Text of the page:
Working with public health departments, Health Monitoring Systems’ staff has worked with over 700 hospitals to collect emergency department registrations and admissions data from them. The question we always strive to answer is, “What else can we do?” Public health is intrinsically data-driven, attempting to understand both health trends and events in an effort to anticipate and plan intervention to monitor and protect the community’s health.
Readmission rates have been a hot topic the last few years. Several years ago, the Centers for Medicare & Medicaid Services (CMS) stopped paying for readmissions for certain conditions. The thinking has been that readmissions are an unnecessary, avoidable expense that reflects the quality of care being delivered.
According to the Center for Advancing Health, however,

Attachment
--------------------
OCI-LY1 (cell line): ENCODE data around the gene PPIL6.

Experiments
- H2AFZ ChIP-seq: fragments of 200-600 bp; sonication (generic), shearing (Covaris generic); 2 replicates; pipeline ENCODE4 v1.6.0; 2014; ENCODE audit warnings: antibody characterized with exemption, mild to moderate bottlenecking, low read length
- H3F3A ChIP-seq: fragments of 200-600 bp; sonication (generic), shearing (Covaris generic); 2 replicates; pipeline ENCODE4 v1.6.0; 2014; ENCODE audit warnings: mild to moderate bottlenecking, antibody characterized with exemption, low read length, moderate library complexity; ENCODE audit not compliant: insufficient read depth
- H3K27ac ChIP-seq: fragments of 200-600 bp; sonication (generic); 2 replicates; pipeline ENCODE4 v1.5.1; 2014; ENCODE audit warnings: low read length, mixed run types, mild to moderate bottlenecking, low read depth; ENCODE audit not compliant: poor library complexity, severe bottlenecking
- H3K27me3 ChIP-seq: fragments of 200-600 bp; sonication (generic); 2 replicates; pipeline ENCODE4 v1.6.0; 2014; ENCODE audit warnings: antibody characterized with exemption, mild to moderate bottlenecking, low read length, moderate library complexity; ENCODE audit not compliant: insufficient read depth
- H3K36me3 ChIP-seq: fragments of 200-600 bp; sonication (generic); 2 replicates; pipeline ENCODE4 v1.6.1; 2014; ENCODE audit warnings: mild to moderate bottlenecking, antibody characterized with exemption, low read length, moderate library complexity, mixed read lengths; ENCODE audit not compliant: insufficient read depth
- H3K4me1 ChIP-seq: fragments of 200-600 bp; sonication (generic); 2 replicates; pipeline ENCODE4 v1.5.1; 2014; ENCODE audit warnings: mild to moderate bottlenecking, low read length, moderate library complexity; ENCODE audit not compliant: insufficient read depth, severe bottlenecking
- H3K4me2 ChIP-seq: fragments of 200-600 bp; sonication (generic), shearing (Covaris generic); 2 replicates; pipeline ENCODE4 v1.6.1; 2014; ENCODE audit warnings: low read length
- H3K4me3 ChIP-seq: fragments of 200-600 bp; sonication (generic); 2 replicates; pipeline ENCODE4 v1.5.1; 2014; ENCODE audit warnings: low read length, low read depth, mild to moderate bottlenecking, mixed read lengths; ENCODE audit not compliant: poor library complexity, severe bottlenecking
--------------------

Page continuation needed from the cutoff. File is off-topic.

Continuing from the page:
Nearly 60 percent of the variation in hospital readmission rates appears to be associated with where the hospital is located rather than on the hospital’s performance, finds a new study in Health Services Research.
That is alarming.
If true, it means that CMS is penalizing hospitals that serve the most challenging patient mix.
This is where public health and HMS come in. Can we look at the syndromic surveillance data that is collected by EpiCenter and repeat these findings? With continuous coverage from New Jersey through portions of Indiana, EpiCenter is uniquely positioned to provide insight for public health on demographic-based readmissions.
Dr. Andrew Walsh and I are excited to explore the possibilities of using EpiCenter data to examine demographics-based admissions and readmissions trends. The results should provide public health with a fresh perspective on how healthcare facilities in their region are grappling with CMS regulations.